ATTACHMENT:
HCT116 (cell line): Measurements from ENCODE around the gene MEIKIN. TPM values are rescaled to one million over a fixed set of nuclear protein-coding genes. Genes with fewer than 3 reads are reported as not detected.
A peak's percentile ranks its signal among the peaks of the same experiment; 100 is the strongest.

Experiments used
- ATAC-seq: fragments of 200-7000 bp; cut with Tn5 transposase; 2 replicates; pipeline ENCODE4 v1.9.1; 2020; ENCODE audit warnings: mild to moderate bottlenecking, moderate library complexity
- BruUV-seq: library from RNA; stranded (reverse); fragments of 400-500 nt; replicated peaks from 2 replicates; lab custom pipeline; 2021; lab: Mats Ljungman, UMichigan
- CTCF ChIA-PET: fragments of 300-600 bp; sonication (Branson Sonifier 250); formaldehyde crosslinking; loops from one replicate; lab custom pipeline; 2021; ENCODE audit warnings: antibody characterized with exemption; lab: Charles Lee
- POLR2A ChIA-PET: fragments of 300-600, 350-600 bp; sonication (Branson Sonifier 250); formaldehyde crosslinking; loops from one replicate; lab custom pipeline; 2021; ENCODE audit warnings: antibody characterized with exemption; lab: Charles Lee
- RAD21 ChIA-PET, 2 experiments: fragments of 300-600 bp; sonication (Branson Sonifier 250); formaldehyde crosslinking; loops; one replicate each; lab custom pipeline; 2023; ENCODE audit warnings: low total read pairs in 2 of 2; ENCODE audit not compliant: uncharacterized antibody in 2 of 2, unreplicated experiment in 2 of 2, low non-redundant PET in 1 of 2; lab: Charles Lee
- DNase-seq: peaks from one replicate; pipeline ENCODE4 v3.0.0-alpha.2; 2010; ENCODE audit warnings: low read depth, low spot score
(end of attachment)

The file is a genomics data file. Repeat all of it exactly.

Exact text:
HCT116 (cell line): Measurements from ENCODE around the gene MEIKIN. TPM values are rescaled to one million over a fixed set of nuclear protein-coding genes. Genes with fewer than 3 reads are reported as not detected.
A peak's percentile ranks its signal among the peaks of the same experiment; 100 is the strongest.

Experiments used
- ATAC-seq: fragments of 200-7000 bp; cut with Tn5 transposase; 2 replicates; pipeline ENCODE4 v1.9.1; 2020; ENCODE audit warnings: mild to moderate bottlenecking, moderate library complexity
- BruUV-seq: library from RNA; stranded (reverse); fragments of 400-500 nt; replicated peaks from 2 replicates; lab custom pipeline; 2021; lab: Mats Ljungman, UMichigan
- CTCF ChIA-PET: fragments of 300-600 bp; sonication (Branson Sonifier 250); formaldehyde crosslinking; loops from one replicate; lab custom pipeline; 2021; ENCODE audit warnings: antibody characterized with exemption; lab: Charles Lee
- POLR2A ChIA-PET: fragments of 300-600, 350-600 bp; sonication (Branson Sonifier 250); formaldehyde crosslinking; loops from one replicate; lab custom pipeline; 2021; ENCODE audit warnings: antibody characterized with exemption; lab: Charles Lee
- RAD21 ChIA-PET, 2 experiments: fragments of 300-600 bp; sonication (Branson Sonifier 250); formaldehyde crosslinking; loops; one replicate each; lab custom pipeline; 2023; ENCODE audit warnings: low total read pairs in 2 of 2; ENCODE audit not compliant: uncharacterized antibody in 2 of 2, unreplicated experiment in 2 of 2, low non-redundant PET in 1 of 2; lab: Charles Lee
- DNase-seq: peaks from one replicate; pipeline ENCODE4 v3.0.0-alpha.2; 2010; ENCODE audit warnings: low read depth, low spot score